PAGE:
Are you happy? Does it matter? Increasingly, governments seem to think so. As the UK government conducts its first happiness survey, Alastair Campbell looks at happiness as a political as well as a personal issue; what it should mean to us, what it means to him.
Taking in economic theories and the example of Bhutan - which measures 'gross national happiness' ahead of gross domestic product - he questions how happiness can survive in a grossly negative media culture, and how it could inform social policy.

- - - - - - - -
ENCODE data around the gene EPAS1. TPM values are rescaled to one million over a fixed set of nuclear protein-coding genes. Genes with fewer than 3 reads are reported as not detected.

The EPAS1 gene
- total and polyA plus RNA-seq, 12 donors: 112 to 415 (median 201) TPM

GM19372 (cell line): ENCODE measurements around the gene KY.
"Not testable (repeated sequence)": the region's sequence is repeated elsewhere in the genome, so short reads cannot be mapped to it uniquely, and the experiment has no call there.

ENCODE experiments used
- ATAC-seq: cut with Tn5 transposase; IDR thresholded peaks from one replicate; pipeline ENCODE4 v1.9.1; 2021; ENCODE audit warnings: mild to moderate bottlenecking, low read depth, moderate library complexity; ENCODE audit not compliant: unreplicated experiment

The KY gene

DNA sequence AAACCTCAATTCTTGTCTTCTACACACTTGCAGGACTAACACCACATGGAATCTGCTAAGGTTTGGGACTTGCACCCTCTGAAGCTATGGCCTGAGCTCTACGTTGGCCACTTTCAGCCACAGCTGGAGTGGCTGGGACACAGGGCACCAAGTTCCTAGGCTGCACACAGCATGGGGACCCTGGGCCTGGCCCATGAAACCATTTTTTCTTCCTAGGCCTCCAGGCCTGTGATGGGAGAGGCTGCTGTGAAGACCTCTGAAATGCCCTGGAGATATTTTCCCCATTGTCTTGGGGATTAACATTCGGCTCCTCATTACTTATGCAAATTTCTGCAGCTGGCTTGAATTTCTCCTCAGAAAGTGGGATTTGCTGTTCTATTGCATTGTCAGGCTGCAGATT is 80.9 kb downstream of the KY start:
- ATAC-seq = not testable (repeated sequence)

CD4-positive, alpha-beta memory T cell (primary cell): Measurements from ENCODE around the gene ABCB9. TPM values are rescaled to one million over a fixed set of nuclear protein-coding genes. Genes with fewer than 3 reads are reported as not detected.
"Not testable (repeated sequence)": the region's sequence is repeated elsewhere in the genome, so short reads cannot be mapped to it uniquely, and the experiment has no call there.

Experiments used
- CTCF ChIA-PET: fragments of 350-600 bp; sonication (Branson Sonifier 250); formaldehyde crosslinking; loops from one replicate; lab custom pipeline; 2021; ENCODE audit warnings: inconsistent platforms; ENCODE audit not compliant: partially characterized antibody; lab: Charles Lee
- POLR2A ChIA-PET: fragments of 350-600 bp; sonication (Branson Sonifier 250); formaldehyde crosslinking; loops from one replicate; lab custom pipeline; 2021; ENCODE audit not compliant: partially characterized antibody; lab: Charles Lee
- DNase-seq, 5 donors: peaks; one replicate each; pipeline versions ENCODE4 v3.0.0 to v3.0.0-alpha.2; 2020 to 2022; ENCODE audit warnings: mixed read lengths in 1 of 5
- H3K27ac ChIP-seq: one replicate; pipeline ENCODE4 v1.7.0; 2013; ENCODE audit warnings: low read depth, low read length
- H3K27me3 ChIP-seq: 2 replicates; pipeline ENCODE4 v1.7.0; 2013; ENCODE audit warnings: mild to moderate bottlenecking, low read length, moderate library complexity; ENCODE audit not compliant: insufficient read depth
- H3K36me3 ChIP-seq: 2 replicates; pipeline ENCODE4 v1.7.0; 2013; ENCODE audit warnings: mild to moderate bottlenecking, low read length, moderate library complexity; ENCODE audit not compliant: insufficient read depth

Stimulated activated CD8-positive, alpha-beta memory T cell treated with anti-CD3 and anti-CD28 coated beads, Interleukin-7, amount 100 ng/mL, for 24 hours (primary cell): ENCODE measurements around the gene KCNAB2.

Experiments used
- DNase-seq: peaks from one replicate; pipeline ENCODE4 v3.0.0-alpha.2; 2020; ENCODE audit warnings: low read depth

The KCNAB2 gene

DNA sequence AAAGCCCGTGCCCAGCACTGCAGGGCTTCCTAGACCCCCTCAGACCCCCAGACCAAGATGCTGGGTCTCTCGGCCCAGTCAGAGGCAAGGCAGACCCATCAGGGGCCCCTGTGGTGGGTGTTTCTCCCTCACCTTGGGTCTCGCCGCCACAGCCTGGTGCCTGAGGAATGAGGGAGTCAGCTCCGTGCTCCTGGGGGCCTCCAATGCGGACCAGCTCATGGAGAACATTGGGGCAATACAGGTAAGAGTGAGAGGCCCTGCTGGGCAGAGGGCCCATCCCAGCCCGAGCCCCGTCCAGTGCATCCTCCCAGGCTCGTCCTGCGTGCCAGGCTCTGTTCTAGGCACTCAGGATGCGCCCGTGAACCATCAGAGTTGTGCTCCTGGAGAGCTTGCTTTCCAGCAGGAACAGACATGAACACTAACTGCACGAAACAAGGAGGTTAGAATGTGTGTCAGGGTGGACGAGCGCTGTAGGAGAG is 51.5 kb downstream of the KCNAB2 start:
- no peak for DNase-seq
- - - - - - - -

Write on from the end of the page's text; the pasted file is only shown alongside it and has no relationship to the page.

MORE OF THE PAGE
But happiness is also deeply personal. Campbell, who suffers from depression, looks in the mirror and finds a bittersweet reflection, a life divided between the bad and not-so-bad days, where the highest achievements in his professional life could leave him numb, and he can somehow look back on a catastrophic breakdown 25 years ago as the best thing that happened to him; he writes too of what he has learnt from the recent death of his best friend, further informing his view that the pursuit of happiness is a long game.
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